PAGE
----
Rap is poisoning our children


Two articles in the past two days talk about rap and its descent:

The first is by Martha Bayles in today's Opinion Journal: Heedful Hip Hop

Bayles describes rising anti-rap sentiment in black communities and on a wider scale. The best part is watching feminist academics try to wiggle their way around criticizing rap music's blatant degradation of women.

At the University of Chicago conference, "Feminism and Hip Hop," the focus was on "crunk," the Atlanta-based style of rap that casts black men as pimps and black women as strippers and "ho's." Some speakers--notably Ms. Bailey from Spelman and Joan Moore from Essence--used the language of morality when describing how crunk degrades women. But when the academic feminists weighed in, moral revulsion got bracketed as naive, and we groundlings were instructed to view "Tip Drill" as part of a "hegemonic intertextuality" in which "the structures of racism, patriarchy, heterosexism and advanced consumer capitalism" are "embedded" or "inscribed" (I forget which).

This sort of thing may sustain graduate students through long Chicago winters, but it is not going to advance the anticrunk cause. For one thing, academic feminism rejects something most people hold dear, the traditional family. As one earnest graduate student put it, the late Tupac Shakur was a true artist because his lyrics "cut against the grain of the normative family," an institution she clearly regarded as the root of all patriarchal evil.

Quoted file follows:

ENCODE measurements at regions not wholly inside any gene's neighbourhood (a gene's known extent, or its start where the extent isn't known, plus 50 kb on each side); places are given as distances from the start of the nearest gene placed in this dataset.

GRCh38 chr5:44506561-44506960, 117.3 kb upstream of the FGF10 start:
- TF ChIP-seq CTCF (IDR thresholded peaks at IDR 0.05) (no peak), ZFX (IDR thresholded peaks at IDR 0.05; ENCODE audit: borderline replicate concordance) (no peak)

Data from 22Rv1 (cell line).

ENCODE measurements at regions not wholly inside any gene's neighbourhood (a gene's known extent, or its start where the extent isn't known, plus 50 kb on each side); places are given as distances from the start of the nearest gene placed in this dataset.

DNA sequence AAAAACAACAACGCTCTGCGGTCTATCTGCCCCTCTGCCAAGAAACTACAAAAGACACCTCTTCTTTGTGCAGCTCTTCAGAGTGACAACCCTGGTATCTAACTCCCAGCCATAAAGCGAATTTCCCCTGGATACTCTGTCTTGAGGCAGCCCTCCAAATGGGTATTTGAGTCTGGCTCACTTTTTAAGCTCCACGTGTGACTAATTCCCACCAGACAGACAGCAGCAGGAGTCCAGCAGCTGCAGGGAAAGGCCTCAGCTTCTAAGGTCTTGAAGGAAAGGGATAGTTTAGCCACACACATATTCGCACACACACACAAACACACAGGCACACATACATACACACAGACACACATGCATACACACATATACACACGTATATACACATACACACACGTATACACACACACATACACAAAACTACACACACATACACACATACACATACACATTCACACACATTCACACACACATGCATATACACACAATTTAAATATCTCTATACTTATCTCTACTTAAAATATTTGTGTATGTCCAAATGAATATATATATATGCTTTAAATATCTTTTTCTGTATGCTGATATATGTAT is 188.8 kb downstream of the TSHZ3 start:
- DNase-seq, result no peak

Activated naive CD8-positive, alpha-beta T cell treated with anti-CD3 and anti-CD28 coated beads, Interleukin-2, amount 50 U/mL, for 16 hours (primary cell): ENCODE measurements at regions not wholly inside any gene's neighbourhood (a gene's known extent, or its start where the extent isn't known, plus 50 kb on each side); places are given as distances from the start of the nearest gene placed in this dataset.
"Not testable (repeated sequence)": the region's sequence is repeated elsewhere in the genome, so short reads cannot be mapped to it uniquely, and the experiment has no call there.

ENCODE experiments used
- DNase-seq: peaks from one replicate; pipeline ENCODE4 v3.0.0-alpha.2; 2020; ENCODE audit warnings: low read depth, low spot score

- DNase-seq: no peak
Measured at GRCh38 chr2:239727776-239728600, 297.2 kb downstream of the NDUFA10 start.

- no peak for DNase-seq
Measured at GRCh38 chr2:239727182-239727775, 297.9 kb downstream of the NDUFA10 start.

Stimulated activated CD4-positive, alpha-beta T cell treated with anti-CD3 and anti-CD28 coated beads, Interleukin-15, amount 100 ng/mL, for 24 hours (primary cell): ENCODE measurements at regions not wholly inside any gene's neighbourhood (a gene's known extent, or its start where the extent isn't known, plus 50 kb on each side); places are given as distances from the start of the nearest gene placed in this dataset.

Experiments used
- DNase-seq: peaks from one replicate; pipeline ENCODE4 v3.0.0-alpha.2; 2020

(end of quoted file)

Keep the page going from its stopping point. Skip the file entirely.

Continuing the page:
Anything is OK, you see, as long as it fights against the system.

The second touches only slightly on hip-hop in a broader attack on the sexualization of childrens' everyday environments.

In Monday's National Review Online: an excerpt from Gil Reavill's book, Smut: A Sex-Industry Insider (and Concerned Father) Says Enough is Enough.

I'm not particularly interested in the book, but this excerpt is a pretty sobering look at what unsupervised children encounter on a daily basis. Also, since certain societal elements refuse to listen to "religious nutjobs" when they raise questions about the culture, maybe they'll listen to a pornographer.

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This page contains a single entry by Papa-Lu published on April 28, 2005 7:03 AM.

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